Also from this week's C&EN, a terribly interesting article by Carmen Drahl on the process of giving a generic name for a compound:
A list of naming rules, some of them quirky, has evolved as well. The letters h, j, k, and w are off-limits because they lead to pronunciation problems in other languages. Drugmakers can suggest names to the USAN Council, but any name with an implication that a drug is better, newer, or more effective than the competition heads straight for the reject pile, Shubat says. When a prospective name reaches the WHO stage, international connotations come into play. A name that sounds perfectly fine in English might have bad or even obscene connotations elsewhere. No one wants to sell the Chevy Nova of the drug world.
The crux of the generic-naming system is a collection of short name fragments called stems. Each stem has a meaning connected to a particular drug class or mode of action. The official list of USAN and INN stems and substems has grown and changed over time as companies come up with new classes of drugs, Shubat explains.
Understanding drug names through stems is a lot like learning English vocabulary by studying Greek and Latin roots. Learn what the stems mean, and you’re most of the way to figuring out what a drug does. Take top-selling drug Nexium, which has a generic name of esomeprazole. The stem in that name is -prazole, which means the drug is a benzimidazole antiulcer agent. The drug’s es- prefix describes the nature of the drug’s chirality—esomeprazole is dextrorotatory and contains a chiral center in the S configuration.There's also a blogpost from Carmen at The Haystack about how dasatinib got its name from BMS research fellow Jagabandhu Das, even though he didn't invent the molecule:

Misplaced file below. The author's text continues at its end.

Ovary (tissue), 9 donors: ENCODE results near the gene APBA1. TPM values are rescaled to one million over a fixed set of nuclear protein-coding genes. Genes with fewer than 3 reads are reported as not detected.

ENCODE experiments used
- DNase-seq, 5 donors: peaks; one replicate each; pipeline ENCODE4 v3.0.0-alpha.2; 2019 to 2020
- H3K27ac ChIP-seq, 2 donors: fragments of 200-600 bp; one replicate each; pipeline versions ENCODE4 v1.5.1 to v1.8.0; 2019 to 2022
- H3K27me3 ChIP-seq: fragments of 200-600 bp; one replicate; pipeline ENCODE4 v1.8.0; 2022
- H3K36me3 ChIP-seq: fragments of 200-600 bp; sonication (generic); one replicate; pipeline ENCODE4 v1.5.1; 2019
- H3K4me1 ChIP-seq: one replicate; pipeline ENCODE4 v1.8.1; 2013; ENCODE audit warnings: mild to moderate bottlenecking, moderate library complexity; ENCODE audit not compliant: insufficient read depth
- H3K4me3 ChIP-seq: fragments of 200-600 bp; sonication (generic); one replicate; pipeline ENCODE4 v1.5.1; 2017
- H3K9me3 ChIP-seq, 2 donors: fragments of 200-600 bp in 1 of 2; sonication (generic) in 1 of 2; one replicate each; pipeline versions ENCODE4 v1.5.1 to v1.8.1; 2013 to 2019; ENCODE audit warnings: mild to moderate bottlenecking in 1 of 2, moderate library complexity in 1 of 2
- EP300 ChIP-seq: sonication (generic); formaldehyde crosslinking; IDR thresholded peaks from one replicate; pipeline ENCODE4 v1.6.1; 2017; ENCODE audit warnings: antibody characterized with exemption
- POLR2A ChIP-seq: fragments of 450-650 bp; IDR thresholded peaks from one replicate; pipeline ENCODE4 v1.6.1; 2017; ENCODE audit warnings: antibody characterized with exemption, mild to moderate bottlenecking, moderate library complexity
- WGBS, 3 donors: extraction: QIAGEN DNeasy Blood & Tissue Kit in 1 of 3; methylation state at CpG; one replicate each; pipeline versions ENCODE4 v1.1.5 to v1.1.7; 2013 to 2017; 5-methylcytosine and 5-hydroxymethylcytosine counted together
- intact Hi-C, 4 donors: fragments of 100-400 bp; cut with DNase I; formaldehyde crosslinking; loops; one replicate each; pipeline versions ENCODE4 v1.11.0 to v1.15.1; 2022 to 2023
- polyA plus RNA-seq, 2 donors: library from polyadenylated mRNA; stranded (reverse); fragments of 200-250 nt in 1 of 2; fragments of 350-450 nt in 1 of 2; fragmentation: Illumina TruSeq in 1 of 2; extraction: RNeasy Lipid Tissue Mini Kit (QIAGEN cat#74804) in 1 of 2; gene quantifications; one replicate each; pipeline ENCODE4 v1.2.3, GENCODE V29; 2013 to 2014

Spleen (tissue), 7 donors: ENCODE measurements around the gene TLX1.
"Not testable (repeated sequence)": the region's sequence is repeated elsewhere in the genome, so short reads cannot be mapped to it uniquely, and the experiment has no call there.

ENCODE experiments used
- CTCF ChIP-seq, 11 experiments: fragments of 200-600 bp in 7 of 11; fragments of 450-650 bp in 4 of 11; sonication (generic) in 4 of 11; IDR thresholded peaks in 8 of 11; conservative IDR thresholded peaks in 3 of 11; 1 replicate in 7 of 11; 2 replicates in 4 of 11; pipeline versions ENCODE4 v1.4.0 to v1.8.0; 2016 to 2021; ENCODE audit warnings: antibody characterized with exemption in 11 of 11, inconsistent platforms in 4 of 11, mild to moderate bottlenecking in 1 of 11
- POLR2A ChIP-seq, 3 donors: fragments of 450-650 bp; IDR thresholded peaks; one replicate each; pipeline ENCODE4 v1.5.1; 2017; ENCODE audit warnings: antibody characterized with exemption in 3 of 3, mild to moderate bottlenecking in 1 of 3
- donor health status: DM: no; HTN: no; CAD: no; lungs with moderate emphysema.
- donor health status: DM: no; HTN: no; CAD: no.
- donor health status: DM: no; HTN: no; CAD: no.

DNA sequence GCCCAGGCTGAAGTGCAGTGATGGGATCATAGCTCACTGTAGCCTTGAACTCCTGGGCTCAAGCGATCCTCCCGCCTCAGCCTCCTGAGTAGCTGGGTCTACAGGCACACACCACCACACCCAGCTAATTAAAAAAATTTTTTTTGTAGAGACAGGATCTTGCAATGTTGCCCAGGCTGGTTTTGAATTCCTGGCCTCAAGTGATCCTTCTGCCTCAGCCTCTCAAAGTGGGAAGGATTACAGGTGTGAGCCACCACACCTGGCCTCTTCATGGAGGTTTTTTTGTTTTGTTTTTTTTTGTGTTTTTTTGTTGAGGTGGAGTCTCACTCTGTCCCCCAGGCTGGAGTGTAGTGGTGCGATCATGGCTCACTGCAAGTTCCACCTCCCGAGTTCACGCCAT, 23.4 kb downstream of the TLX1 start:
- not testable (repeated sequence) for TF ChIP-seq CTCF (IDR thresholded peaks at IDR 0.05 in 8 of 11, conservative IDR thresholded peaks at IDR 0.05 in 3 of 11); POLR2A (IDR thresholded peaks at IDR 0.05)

So how’d Das make a difference? About one and a half years into the search for a kinase inhibitor that might be able to treat chronic myelogenous leukemia, “we were hitting a wall,” Barrish, today vice-president of medicinal chemistry at BMS, recalls. “We couldn’t get past a certain level of potency.”
Early on, the team’s work suggested that a 4′-methyl thiazole was critical for potency. Replace the methyl with a hydrogen, and potency went out the window. But Das challenged that dogma, Barrish says. He thought the compound series had evolved to the point where it would be a good idea to go back and test those early assumptions. His hunch paid off – in the new, later kinase inhibitor series, it turned out that removing the methyl group from the thiazole actually boosted potency. Thanks in large part to that discovery, the team eventually was able to make kinase inhibitors with ten thousand fold higher activity.
“Jag didn’t stop there,” Barrish says. After debunking the methyl dogma, Das found a way to replace an undesirable urea moiety in the team’s inhibitors with a pyrimidine group, which improved the inhibitors’ physical properties. With help from Das’s two insights combined, eventually BMS’s team came up with the molecule that became dasatinib (J. Med. Chem., DOI: 10.1021/jm060727j).There's nothing wrong with challenging assumptions.